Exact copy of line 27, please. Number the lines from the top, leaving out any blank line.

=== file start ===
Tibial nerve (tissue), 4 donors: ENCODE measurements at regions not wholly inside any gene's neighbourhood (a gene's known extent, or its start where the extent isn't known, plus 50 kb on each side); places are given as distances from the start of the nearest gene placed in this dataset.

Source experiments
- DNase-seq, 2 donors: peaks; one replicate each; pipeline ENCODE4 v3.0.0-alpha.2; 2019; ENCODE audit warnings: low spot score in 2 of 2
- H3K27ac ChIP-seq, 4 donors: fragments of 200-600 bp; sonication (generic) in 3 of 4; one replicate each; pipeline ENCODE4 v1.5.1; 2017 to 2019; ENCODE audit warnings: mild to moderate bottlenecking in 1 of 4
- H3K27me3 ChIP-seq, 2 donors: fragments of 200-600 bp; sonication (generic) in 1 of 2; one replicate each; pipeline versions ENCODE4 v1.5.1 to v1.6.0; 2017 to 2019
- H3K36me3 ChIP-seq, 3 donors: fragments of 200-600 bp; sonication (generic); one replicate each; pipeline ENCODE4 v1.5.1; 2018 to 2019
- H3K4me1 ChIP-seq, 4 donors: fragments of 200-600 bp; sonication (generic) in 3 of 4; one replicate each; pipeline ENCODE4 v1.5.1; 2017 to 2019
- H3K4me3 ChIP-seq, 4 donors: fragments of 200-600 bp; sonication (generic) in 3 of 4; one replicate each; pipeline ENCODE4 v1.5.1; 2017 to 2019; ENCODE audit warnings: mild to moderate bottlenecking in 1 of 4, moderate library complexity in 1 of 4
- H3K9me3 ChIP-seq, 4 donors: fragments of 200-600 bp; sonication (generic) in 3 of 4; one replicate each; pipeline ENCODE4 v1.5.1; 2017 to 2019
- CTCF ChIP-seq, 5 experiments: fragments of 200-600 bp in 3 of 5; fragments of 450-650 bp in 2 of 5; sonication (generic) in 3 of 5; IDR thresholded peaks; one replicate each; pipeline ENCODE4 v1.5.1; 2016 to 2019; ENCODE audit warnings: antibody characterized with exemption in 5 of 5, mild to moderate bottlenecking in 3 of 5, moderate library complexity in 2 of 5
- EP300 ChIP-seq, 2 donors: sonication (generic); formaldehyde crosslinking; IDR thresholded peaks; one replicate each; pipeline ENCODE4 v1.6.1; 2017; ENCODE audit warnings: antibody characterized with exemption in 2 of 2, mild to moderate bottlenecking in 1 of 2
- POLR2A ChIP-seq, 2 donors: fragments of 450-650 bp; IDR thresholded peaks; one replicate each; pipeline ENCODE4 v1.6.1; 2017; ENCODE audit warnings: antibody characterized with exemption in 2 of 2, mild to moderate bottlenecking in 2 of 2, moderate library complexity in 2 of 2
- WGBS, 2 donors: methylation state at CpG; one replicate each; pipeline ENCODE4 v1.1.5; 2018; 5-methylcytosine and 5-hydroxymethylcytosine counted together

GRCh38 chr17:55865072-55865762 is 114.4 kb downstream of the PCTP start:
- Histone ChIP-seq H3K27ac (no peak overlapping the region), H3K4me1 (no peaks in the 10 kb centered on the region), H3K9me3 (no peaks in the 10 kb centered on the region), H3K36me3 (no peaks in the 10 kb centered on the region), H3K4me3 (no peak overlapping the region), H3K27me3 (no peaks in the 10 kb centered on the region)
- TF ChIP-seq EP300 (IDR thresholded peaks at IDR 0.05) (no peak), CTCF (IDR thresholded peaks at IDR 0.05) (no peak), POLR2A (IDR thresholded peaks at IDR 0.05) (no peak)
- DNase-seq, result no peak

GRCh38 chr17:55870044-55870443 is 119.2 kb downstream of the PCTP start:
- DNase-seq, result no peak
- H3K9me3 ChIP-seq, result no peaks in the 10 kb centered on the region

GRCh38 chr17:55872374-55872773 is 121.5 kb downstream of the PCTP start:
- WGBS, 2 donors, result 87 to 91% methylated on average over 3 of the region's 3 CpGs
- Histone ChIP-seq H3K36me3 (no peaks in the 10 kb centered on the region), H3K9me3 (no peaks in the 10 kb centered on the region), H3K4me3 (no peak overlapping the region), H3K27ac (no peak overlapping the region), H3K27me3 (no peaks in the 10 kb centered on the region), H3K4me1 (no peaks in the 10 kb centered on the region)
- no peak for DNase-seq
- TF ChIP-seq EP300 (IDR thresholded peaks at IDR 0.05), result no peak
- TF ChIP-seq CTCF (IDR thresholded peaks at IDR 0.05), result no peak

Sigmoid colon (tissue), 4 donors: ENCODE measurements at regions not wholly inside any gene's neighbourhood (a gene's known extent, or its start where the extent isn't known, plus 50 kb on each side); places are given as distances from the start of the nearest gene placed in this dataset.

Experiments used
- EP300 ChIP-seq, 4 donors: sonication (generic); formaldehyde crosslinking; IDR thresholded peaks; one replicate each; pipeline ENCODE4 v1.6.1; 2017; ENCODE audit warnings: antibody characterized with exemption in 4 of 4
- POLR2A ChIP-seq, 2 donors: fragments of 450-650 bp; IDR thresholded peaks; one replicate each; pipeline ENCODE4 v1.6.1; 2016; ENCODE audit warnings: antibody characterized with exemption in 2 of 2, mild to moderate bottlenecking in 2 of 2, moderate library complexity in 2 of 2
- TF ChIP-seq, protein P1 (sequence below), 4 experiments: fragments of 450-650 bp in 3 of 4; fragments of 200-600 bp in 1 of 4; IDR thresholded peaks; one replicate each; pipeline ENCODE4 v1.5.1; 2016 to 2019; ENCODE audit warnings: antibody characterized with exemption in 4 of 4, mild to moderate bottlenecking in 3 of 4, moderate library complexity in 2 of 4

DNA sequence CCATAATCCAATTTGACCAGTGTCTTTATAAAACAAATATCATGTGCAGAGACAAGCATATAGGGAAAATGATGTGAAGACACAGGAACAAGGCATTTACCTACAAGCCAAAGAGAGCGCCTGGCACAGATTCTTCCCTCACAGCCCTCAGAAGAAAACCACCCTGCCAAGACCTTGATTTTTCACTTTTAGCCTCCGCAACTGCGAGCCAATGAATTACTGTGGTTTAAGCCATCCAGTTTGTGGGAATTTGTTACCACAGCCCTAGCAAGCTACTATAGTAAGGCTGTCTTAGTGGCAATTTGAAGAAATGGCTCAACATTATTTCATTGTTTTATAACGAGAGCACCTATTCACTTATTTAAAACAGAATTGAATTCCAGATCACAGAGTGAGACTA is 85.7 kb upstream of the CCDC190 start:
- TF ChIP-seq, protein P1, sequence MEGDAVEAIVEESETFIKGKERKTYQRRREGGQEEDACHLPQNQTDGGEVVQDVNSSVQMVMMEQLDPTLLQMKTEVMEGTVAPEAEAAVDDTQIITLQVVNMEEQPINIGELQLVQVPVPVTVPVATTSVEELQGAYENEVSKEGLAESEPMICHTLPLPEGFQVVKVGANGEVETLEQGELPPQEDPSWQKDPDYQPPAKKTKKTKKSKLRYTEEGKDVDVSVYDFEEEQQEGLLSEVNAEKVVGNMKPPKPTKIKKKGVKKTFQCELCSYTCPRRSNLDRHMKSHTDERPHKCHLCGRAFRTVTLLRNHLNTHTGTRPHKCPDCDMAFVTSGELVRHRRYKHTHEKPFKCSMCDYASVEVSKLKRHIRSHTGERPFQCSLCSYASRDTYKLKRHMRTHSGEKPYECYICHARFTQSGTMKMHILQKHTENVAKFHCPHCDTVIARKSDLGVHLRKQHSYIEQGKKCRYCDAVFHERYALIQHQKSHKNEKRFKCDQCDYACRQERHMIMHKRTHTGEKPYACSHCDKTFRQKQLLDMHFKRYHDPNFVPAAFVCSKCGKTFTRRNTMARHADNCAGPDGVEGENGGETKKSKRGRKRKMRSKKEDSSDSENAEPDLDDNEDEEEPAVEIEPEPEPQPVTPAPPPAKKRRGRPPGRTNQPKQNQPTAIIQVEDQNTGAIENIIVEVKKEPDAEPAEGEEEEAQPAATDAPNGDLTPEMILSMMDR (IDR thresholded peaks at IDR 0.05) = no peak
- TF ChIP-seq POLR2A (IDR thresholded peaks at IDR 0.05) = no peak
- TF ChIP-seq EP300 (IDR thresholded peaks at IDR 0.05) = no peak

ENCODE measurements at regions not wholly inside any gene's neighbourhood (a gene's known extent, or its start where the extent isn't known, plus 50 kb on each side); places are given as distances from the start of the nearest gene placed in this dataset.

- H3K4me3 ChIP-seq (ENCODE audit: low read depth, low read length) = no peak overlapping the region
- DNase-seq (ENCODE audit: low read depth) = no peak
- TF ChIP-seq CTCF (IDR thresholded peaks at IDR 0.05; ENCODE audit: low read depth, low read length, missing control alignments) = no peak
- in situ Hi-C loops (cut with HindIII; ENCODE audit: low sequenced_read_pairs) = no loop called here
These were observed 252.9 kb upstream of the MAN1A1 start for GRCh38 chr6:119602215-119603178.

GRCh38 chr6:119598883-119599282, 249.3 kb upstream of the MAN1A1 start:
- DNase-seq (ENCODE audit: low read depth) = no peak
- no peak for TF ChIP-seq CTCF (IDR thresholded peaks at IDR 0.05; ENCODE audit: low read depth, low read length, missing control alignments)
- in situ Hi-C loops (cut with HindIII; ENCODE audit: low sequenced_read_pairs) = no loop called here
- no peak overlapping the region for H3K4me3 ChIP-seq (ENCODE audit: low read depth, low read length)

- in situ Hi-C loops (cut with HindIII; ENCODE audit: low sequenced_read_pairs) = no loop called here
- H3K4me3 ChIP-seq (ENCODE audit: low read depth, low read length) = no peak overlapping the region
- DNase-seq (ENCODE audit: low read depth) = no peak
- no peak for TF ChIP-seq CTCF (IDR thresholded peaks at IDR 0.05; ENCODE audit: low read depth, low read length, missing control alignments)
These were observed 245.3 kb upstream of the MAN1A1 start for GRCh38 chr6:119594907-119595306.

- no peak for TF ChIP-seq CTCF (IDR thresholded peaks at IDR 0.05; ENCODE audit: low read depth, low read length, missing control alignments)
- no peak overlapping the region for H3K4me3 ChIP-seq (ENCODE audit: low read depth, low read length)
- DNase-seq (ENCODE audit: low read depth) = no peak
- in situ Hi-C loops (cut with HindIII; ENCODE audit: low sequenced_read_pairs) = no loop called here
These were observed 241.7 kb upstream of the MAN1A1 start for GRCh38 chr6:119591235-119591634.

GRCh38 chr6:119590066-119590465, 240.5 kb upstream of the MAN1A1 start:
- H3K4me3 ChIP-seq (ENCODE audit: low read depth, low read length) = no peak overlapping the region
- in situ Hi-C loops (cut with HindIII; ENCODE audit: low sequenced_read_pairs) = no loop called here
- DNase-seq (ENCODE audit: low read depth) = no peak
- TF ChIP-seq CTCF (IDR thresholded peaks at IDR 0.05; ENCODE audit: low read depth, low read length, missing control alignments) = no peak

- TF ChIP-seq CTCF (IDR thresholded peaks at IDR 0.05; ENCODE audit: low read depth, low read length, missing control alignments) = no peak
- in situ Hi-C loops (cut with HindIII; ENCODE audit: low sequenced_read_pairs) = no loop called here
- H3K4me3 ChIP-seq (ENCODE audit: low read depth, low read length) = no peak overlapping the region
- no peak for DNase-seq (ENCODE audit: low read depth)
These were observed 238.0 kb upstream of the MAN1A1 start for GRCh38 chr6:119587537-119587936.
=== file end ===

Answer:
Sigmoid colon (tissue), 4 donors: ENCODE measurements at regions not wholly inside any gene's neighbourhood (a gene's known extent, or its start where the extent isn't known, plus 50 kb on each side); places are given as distances from the start of the nearest gene placed in this dataset.